It's actually the department of revenue of your state. So if you're in Texas, it would be the Texas state department of revenue. Or if it's in Florida, if it's in Georgia, the Georgia department of revenue and so on. So the state may actually require it. Some cottage food laws, believe it or not will require that. So I hope that answers you guys. The question, thank you so much for both of you and asking those questions. So what is cottage food law? It is going to be the variety of those eight things that I just mentioned. Make sure you find out specifically your state and what is needed and required. And what does cottage food law mean? Well, it gives you the opportunity to start a food business. And by the way, it's a great idea because if you were to, if you love cooking, you want to start a food business and you invested a lot of money into a commercial kitchen or a commercial facility, and it doesn't go over well.

And you know, you don't make money and you fold up, you could lose a lot more money than you would if you're actually working within your home, because the bulk of like your rent. Also, you have a lot of tax benefits with utilities and water your rent or your mortgage, all of that can be also tax benefits for your small business. When you're operating from home check with your accountant, of course I'm not an accountant. So don't take that as accounting advice, but there's a lot of benefits to doing it. And you don't have to have so much of an investment up front. And if it doesn't go over very well, or if you're looking to test something out, you have the ability to test it out at home, take it to farmer's markets, take it to local events, test it. If it doesn't go well, well then you know what, maybe you just need to find something else that you can do with your home as far as having a business.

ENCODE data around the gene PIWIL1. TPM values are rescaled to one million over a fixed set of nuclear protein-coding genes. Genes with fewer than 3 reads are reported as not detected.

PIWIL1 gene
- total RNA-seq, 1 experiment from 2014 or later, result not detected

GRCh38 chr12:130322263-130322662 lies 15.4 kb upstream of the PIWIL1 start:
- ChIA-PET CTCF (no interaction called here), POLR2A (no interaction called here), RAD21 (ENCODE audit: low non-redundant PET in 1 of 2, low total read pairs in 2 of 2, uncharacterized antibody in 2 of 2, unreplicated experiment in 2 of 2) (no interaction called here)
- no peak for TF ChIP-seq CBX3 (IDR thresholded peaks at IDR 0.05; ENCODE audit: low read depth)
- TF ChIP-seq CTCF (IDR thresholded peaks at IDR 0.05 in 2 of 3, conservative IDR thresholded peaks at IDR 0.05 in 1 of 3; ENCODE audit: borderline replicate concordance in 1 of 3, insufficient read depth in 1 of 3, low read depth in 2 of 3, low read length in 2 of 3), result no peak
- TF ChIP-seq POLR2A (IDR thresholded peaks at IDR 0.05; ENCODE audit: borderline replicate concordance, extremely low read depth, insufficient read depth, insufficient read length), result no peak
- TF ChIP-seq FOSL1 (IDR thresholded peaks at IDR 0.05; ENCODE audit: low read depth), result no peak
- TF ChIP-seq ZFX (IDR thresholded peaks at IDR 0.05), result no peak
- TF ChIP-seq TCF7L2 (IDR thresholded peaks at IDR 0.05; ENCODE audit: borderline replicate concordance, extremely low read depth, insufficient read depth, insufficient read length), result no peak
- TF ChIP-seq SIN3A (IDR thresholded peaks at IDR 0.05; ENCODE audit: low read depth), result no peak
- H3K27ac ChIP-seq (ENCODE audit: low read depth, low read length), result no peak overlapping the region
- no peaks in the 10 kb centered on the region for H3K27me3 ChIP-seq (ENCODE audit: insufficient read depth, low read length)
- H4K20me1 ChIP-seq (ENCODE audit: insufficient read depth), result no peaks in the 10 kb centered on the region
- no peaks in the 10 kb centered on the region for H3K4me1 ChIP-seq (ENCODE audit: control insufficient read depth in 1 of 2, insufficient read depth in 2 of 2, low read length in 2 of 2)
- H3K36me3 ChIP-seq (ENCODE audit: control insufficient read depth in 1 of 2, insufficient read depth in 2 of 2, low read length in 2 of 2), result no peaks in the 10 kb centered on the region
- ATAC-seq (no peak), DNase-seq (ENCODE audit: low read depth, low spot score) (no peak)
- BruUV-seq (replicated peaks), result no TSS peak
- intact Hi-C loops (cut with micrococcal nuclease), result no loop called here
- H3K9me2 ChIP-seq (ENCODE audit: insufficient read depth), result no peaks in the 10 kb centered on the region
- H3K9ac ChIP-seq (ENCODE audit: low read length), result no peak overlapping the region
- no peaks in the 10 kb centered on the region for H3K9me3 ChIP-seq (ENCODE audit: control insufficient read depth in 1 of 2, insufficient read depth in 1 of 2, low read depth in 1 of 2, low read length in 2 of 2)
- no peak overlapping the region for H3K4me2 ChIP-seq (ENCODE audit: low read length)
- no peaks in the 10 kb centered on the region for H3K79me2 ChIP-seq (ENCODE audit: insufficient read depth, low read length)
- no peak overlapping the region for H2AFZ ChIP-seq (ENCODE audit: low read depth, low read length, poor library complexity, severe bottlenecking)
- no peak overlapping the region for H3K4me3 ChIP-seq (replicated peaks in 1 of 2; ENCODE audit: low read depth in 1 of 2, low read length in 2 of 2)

So it's really a great idea in cottage food laws are set up for that specific purpose. If you're doing very well and you're selling out like crazy at farmer's markets, then maybe you should transition to a a local commercial kitchen, develop a better packaging, develop a professional looking label, get a nutritional label, and then start selling it to grocery stores. You can even get online. Like we do. We have a full-time business with our six stores on our e-commerce and we sell our baked goods, our candies, the snacks and food items. But of course we're commercially licensed and we're inspected by the part of agriculture. We had to have insurance and there's a lot more to it. But the idea of having a

Business startup where you're not investing hundreds of thousands of dollars or even thousands of dollars actually is a great idea. So check your state's cottage, food laws, check out those eight specific things, as I mentioned. And if you have questions about how to create a cottage food business, or what is cottage food laws, and what is the law for cottage food in my state, let us know down below in the comments section, ask us, we'll create some great content as a podcast. Also check out our resources in the below this video, we have a ton of resources that are absolutely free. We also have a website up and running as well, marketing foodonline.com. And of course, if that was helpful as always, please do give us a big thumbs up and I'll see you guys on our next party.